In another embodiment of the invention the second separator strip could be longer than the anode collector strip so that it completely surrounds the coiled electrode assembly. In this cell embodiment at least one opening could be disposed or defined in the portion of the outermost wound separator so as to expose a portion of the extended anode collector strip. This exposed anode collector strip would then define a portion of the outer wall of the coiled electrode assembly and when the coiled electrode assembly is inserted into a container, the exposed portion of the anode collector strip would contact the inner wall of the container and adapt the container as the anodic terminal of the cell. A coiled electrode assembly having an opening in an outer wound separator to expose a portion of an electrode is disclosed in U.S. Pat. No. 3,900,340. The teachings of this reference is incorporated herein by reference.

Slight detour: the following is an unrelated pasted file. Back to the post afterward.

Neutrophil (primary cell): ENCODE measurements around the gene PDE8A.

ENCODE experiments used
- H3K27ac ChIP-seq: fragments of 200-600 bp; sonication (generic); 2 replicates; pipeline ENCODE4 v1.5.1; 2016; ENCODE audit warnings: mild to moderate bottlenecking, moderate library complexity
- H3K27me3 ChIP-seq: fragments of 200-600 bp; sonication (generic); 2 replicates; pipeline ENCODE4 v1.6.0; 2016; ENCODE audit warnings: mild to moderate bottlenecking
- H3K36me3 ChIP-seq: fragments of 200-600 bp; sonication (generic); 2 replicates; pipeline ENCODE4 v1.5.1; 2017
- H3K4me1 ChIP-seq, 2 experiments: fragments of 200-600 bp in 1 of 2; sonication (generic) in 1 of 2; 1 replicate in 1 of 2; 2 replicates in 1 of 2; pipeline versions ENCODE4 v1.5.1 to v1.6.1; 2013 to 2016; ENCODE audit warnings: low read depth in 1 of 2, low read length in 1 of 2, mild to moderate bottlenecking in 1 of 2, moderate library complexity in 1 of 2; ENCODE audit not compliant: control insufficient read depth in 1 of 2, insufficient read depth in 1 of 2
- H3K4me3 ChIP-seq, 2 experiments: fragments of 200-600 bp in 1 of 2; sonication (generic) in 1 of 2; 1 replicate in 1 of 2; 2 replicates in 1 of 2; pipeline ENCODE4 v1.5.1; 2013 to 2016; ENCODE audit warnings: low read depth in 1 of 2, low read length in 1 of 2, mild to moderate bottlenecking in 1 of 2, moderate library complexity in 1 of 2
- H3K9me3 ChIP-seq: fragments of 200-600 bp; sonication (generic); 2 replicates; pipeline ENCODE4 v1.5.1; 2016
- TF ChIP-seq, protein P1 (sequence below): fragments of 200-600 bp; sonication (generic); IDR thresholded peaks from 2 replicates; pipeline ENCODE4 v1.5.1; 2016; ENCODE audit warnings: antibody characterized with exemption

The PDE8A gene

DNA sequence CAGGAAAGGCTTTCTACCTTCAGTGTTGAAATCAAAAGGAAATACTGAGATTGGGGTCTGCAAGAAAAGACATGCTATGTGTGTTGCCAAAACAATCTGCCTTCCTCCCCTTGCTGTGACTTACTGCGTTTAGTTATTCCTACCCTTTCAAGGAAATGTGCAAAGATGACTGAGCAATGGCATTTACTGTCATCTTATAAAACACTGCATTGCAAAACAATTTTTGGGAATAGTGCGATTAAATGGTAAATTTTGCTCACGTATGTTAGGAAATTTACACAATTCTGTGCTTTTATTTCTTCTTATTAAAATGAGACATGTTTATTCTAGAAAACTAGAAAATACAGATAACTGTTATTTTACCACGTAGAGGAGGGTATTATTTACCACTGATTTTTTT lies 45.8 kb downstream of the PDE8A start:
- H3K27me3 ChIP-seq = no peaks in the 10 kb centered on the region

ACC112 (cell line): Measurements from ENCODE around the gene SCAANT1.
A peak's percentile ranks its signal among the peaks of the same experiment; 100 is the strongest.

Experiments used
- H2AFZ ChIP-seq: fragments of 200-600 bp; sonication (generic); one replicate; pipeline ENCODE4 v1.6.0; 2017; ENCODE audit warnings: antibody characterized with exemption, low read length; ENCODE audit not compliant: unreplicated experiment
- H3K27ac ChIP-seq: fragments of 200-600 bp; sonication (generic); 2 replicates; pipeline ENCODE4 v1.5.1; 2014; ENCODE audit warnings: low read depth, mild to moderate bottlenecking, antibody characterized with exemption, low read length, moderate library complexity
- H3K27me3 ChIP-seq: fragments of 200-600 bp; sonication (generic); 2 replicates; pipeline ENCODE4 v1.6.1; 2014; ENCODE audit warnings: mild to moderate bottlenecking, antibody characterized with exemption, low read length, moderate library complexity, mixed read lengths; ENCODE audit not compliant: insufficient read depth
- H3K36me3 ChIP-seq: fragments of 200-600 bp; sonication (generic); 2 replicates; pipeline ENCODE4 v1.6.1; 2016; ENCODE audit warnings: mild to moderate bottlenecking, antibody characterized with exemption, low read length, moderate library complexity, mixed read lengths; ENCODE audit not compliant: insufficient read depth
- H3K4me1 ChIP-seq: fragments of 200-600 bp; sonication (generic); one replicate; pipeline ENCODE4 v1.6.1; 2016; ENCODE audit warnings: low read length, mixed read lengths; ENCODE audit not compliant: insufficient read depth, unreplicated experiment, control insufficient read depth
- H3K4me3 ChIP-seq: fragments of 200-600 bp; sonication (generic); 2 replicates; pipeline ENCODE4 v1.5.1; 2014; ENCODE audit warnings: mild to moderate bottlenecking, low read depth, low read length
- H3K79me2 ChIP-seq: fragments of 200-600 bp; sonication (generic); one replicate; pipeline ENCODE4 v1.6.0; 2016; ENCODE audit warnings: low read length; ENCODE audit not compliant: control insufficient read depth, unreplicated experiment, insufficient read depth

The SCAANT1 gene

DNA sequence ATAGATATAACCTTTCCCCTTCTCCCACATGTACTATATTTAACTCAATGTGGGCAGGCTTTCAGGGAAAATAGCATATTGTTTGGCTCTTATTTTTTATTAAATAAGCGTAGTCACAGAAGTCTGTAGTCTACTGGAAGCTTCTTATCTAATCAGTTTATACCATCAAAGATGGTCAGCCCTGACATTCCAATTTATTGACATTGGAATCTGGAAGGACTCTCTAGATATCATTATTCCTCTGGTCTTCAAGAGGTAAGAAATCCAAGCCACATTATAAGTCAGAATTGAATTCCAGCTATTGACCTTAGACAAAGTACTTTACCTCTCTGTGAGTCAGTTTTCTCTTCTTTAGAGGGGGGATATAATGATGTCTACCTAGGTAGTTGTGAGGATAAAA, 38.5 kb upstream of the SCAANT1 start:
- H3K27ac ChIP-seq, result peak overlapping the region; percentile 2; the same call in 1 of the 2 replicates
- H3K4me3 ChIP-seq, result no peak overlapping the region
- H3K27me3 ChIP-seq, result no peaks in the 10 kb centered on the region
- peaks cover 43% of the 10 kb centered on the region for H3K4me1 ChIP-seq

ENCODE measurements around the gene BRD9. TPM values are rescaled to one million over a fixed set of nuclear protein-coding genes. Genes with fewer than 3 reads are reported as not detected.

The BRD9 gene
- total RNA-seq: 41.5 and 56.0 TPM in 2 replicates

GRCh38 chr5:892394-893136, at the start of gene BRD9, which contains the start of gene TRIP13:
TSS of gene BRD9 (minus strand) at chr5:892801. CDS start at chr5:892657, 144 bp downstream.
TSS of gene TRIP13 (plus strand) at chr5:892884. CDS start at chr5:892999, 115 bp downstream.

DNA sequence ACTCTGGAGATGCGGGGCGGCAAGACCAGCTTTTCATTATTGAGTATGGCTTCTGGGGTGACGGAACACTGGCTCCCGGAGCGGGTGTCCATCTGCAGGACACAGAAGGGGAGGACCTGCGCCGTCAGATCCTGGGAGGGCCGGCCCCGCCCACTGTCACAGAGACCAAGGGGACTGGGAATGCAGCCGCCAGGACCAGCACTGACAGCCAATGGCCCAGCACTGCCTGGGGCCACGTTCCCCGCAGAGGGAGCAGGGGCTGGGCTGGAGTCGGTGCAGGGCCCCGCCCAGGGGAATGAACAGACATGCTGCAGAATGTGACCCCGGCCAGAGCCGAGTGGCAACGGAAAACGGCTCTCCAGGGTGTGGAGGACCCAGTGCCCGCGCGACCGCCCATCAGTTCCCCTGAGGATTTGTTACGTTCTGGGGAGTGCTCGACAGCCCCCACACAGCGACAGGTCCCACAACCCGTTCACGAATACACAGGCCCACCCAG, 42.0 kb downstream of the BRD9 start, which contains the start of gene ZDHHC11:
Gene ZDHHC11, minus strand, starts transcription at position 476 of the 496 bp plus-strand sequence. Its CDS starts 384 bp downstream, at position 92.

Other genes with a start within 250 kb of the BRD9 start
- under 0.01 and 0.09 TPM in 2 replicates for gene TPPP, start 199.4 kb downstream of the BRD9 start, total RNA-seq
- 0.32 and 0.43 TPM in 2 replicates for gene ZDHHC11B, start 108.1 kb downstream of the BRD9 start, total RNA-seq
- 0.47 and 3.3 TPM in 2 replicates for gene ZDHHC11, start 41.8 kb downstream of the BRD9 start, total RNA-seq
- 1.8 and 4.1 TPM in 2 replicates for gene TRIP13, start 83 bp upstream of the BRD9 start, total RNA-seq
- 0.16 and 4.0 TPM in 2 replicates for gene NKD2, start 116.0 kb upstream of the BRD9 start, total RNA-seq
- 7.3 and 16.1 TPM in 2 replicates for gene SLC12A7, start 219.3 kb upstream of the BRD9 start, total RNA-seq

In these embodiments, the outer disposed cathode collector will surround the anode in the coiled electrode assembly to produce an interal anode type cell construction that is considered to be safer than an external anode cell construction when using liquid cathodes such as oxyhalides and anodes such as lithium. Generally a vent would be provided to insure the safe venting for any undesirable internal pressure buildup that can be caused from abuse conditions such as being disposed in an incinerator or subject to excessive high rate charging. Using the coiled electrode assembly of this invention, the cell can be made to vent before the anode reaches its melting temperature so as to prevent the anode from thermally reacting with the liquid cathode-elctrolyte.